Since learning in the natural world often occurs sequentially, the past few years have witnessed an explosion of brain-inspired continual learning models. These models can be divided into three categories: (1) regularization models, where important weights (synaptic strengths) are identified and protected (Hinton & Plaut, 1987; Fusi et al., 2005; Benna & Fusi, 2016; Kirkpatrick et al., 2017; Zenke et al., 2017; Douillard et al., 2020; Peng et al., 2021); (2) experience replay models, which use external memory to store and reactivate old data (Lopez-Paz & Ranzato, 2017) or use generative models to generate new data from prior experience (van de Ven et al., 2020; Tadros et al., 2020, 2022; Shin et al., 2017) and (3) complementary learning systems (McClelland et al., 1995; Roxin & Fusi, 2013), which partition memory storage into multiple subnetworks, each subject to different learning rules and rates. Importantly, these models often take inspiration from mammalian memory systems, such as the hippocampus (Wilson & McNaughton, 1994; Rasch & Born, 2007) or the neocortex (Qin et al., 1997; Ji & Wilson, 2007), where detailed circuit anatomy and physiology are still lacking. Fortunately, continual learning is also faced by simpler organisms, such as insects, where supporting circuit mechanisms are understood at synaptic resolution (Takemura et al., 2017; Zheng et al., 2018; Li et al., 2020).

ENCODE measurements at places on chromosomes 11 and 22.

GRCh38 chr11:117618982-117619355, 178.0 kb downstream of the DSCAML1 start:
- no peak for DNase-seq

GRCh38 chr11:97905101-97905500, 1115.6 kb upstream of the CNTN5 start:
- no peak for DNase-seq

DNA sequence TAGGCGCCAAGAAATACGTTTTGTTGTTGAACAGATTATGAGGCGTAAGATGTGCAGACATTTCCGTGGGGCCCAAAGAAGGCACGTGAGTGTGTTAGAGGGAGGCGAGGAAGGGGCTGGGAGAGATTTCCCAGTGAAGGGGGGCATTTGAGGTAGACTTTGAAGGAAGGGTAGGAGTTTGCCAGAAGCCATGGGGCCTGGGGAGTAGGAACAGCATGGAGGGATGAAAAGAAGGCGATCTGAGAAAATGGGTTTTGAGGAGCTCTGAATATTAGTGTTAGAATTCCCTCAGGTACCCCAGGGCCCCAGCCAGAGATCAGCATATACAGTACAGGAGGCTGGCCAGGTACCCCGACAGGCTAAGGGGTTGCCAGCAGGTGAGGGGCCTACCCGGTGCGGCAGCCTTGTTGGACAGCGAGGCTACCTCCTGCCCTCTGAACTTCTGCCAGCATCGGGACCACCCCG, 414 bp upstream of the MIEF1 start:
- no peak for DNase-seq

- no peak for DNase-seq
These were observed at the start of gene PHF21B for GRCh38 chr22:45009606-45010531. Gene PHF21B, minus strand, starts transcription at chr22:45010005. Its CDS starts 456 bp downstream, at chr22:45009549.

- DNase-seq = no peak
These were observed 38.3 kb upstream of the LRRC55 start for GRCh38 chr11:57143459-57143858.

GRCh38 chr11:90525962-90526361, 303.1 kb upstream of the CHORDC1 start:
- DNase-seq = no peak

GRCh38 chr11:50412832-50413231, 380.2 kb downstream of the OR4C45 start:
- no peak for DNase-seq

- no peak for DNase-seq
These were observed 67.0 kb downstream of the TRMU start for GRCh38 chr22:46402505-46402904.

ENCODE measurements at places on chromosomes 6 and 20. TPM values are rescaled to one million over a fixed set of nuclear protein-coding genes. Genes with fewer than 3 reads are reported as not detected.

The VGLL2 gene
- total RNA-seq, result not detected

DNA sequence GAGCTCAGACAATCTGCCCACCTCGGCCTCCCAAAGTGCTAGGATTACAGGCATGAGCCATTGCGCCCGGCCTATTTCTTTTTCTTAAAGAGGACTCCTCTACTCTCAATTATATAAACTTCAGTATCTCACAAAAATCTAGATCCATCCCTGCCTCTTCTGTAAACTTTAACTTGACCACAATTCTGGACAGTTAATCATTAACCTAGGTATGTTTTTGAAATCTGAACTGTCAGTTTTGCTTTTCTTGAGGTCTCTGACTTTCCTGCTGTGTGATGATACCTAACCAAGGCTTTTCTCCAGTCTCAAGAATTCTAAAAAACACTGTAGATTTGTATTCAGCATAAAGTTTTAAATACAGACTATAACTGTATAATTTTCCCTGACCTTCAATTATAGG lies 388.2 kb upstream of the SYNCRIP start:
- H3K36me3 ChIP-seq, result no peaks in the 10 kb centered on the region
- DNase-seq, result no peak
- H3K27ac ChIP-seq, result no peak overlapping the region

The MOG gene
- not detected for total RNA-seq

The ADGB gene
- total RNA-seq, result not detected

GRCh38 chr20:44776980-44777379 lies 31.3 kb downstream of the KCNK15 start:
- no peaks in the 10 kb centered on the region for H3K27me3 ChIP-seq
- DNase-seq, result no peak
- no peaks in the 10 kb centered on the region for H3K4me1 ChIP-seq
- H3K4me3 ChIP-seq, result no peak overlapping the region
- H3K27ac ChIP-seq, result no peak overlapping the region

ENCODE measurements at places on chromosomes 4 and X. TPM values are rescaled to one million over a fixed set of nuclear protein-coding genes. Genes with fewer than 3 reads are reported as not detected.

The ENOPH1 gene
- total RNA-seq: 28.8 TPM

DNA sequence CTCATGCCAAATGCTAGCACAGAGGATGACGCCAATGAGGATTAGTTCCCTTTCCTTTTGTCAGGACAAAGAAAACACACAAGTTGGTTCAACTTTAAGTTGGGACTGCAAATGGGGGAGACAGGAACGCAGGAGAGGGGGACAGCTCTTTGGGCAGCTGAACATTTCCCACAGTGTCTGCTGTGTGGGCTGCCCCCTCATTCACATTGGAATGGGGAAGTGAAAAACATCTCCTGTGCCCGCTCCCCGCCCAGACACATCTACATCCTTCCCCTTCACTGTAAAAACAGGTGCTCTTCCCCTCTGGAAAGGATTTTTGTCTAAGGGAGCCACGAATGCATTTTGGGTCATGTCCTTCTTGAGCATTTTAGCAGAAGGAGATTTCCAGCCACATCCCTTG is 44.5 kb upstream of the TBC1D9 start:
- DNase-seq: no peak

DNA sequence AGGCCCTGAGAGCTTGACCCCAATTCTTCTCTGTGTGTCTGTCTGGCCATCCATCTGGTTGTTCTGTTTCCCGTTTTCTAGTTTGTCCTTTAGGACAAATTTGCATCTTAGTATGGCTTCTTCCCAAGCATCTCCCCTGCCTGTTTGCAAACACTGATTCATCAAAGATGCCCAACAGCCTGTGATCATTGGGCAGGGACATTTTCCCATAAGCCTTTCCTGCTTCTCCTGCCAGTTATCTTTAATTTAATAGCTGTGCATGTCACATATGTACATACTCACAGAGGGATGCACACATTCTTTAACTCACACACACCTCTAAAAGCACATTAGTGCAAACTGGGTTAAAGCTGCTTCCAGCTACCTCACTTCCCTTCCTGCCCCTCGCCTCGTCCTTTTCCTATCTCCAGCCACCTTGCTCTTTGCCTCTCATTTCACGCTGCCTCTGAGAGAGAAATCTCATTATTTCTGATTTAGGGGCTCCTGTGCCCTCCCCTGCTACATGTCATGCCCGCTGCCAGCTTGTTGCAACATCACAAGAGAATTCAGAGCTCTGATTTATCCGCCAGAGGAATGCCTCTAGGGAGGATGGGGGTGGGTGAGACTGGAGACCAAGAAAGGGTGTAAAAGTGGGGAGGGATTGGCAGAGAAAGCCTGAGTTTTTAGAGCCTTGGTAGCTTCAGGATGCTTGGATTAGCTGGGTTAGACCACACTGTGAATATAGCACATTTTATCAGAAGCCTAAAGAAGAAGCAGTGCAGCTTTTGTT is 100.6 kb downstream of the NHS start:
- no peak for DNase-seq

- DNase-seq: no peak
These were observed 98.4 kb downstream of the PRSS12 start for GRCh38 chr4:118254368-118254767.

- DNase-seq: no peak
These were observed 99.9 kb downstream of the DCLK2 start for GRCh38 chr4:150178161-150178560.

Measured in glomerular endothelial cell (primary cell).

Most brain-inspired algorithms use backpropagation-based supervised learning, whose existence in the brain is still controversial. On the other hand, associative learning (a local learning scheme that strengthens connections between representation neurons and output neurons) plays an important role for learning in the brain, though its role toward reducing catastrophic forgetting in artificial neural networks has not been carefully analyzed.